mattiapickett

|Mattia Pickett

About Mattia Pickett

Hi I'm Mattia. I am the teaching assistant for the TBI Field School Fall 2016. I recently graduated from American University in December 2015 and am an alumni of the field school. I am thrilled to be returning to this wonderful program and excited to share this life-changing experience with this year's students.

Osteology and FUNctional Morphology

We started the Paleontology module from a broad perspective, making sure to cover a brief history of life on earth as well as the history of evolutionary theory, including the work of such academic greats as Mayr, Simpson, and Dobzhansky. With such a solid base under our belts, we can now start learning mammalian anatomy! To [...]

By |2017-01-04T18:04:32-08:00October 15th, 2016|Fall 2016, Field Schools|Comments Off on Osteology and FUNctional Morphology

Going back to where it all began… Koobi Fora

Map of the Koobi Fora Region As an educational and celebratory culmination to the geology module, we went on a geology-based camping trip to the Koobi Fora region, particularly close to where Richard Leakey established the Koobi Fora Base Camp in 1968. In the early 1970s Richard and Meave Leakey led a crew [...]

By |2017-01-04T18:04:32-08:00October 7th, 2016|Fall 2016, Field Schools|Comments Off on Going back to where it all began… Koobi Fora

Coring in the Ileret Delta

Throughout the history of the Turkana Basin, the dominant hydrographic systems that have fluctuated throughout the basin have been fluvial and lacustrine systems. While this fluctuating environment has been a main theme throughout most of the Geology module, students are now turning to studying current day environments to better understand sediment accumulation in past environments. While [...]

By |2017-01-04T18:04:32-08:00October 3rd, 2016|Fall 2016, Field Schools|Comments Off on Coring in the Ileret Delta

Geology week 1: Introduction to Sedimentology and Stratigraphy of the Turkana Basin

For this module, titled Sedimentary Geology and Geochronology of the Turkana Basin, Professor R. Linda Martin will be leading the students back in time as we reconstruct the past landscapes of the Turkana Basin. Professor Martin is currently the Academic Director for the Origins Field School and has been conducting research in the Turkana Basin since 2011. [...]

By |2017-01-04T18:04:33-08:00September 28th, 2016|Fall 2016|Comments Off on Geology week 1: Introduction to Sedimentology and Stratigraphy of the Turkana Basin

Safari Salama Dr. Martins!

One of the final concepts we learned about in ecology was the relationships between organisms.  Specifically, the relationship between intimacy (a measurement of the proximity in which these animals interact) and lethality (how harmful the relationship is). For example, a lion and a zebra would have low intimacy and high lethality, because they spend very [...]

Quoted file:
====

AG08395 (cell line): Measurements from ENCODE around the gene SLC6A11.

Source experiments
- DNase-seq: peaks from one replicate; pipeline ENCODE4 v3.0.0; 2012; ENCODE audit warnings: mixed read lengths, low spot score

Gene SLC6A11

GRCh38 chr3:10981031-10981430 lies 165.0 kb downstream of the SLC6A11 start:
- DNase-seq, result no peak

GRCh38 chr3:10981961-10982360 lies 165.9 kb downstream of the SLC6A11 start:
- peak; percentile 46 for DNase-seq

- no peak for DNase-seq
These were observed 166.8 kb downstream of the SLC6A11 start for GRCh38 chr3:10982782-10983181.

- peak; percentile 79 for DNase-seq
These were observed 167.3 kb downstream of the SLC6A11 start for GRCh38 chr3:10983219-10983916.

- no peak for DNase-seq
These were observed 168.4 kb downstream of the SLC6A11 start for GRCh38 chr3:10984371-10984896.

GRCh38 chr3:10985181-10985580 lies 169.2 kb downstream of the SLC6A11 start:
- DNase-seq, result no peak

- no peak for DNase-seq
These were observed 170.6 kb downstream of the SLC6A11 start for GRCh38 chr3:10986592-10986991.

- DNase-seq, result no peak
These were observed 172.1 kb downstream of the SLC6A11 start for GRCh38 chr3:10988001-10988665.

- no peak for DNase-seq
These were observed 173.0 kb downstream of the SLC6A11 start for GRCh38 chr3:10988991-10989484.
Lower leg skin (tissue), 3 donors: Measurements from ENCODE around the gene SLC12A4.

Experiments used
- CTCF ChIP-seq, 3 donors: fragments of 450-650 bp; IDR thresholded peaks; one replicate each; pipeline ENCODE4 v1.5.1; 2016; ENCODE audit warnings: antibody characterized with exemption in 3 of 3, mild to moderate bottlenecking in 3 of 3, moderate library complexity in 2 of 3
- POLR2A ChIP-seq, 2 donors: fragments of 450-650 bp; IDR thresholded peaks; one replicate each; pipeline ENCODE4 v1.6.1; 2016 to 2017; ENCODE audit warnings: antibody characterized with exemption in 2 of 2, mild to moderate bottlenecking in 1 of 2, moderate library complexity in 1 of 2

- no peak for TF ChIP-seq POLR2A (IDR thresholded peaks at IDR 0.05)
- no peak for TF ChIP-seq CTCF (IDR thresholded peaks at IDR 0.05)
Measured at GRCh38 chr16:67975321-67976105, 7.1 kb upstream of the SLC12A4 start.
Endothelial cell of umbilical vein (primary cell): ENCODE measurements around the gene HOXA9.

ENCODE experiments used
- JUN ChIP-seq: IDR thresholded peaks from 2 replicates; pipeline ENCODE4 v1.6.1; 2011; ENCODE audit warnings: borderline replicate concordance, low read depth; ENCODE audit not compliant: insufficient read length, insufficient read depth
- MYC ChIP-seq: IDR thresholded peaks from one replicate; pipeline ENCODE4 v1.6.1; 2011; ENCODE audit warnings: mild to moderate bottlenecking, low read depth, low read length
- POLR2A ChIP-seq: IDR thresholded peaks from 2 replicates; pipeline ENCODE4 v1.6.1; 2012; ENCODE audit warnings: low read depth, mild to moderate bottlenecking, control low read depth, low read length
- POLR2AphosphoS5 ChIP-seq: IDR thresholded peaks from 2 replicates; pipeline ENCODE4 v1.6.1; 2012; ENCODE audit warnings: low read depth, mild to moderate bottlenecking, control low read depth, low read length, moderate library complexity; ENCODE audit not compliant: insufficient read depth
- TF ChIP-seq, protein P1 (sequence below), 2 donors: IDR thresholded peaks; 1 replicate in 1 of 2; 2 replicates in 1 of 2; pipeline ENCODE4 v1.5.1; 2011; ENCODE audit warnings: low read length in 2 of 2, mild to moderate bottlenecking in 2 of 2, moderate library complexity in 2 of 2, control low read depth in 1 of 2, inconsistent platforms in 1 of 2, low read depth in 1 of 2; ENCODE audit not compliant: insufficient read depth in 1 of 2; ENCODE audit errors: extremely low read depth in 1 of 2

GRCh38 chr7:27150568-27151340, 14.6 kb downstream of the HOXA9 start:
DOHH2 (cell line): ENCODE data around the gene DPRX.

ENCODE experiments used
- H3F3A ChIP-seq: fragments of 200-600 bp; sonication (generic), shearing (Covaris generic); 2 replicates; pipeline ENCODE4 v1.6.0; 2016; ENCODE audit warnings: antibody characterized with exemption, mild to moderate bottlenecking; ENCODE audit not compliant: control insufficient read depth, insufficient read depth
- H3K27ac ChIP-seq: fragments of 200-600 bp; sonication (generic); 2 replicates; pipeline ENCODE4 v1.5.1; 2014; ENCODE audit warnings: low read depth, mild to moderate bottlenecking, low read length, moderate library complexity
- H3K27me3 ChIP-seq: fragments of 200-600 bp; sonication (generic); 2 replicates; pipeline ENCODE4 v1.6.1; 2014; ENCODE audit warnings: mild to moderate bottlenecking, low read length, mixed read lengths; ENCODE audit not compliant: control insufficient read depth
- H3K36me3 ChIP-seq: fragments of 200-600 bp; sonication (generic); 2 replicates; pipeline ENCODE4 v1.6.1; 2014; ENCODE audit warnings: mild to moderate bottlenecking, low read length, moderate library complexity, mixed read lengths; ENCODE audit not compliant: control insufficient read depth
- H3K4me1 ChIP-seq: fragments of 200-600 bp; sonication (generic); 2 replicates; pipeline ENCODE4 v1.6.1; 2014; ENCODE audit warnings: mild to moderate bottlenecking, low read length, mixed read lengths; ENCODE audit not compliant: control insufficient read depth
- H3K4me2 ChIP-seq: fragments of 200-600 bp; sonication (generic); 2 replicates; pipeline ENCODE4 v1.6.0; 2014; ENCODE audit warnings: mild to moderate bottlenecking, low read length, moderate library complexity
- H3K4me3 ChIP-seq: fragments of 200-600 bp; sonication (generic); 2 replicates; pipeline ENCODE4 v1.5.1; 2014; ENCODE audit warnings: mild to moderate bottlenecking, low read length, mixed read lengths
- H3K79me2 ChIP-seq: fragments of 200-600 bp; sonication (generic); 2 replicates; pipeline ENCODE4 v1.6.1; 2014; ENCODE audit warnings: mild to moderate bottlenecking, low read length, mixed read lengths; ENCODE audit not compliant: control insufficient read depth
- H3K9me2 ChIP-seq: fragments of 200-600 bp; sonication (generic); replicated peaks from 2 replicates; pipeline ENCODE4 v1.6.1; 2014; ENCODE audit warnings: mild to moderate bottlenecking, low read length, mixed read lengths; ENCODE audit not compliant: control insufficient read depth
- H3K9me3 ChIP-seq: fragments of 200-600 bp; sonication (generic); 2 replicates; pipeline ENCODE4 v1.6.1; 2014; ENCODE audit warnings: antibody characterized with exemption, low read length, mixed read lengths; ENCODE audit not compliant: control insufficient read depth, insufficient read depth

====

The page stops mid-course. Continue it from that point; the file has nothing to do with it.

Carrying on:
By |2017-01-04T18:04:33-08:00September 27th, 2016|Fall 2016, Field Schools|Comments Off on Safari Salama Dr. Martins!

A rose in a desert

On Tuesday, the field school explored near the edge of Sibiloi National Park to learn more about adaptive strategies of vegetation in such an arid environment. In particular, we focused on the desert rose, Adenium obesum, a rather amazing tree. The desert rose is an incredibly slow growing tree, growing an average of 1 millimeter [...]

By |2017-01-04T18:04:33-08:00September 26th, 2016|Fall 2016, Field Schools|Comments Off on A rose in a desert

Ecology Week 2: Vectors

The field school spent a few days learning about vectors, parasites, and the effect they have on people and the communities in the Turkana Basin. A vector is an animal that actively or passively transmits a pathogen from one organism to another; the most obvious example would be the mosquito, whose diverse family is known [...]

By |2017-01-04T18:04:33-08:00September 25th, 2016|Fall 2016, Field Schools|Comments Off on Ecology Week 2: Vectors

Ecology Week 1: Vegetation and Herbivory at Mpala

On Monday and Tuesday, we had the opportunity to learn from Mpala researcher Kimani Ndung'u who specializes in vegetation studies and is currently investigating the effects of termite mounds on the locale-specific environment. He is also a part of a project (www.forestgeo.si.edu/site/mpala) run by the Smithsonian Tropical Research Institute where they are collecting data for the only savannah plot in their global network. [...]

By |2017-01-04T18:04:34-08:00September 17th, 2016|Discovery, Fall 2016, Field Schools|Comments Off on Ecology Week 1: Vegetation and Herbivory at Mpala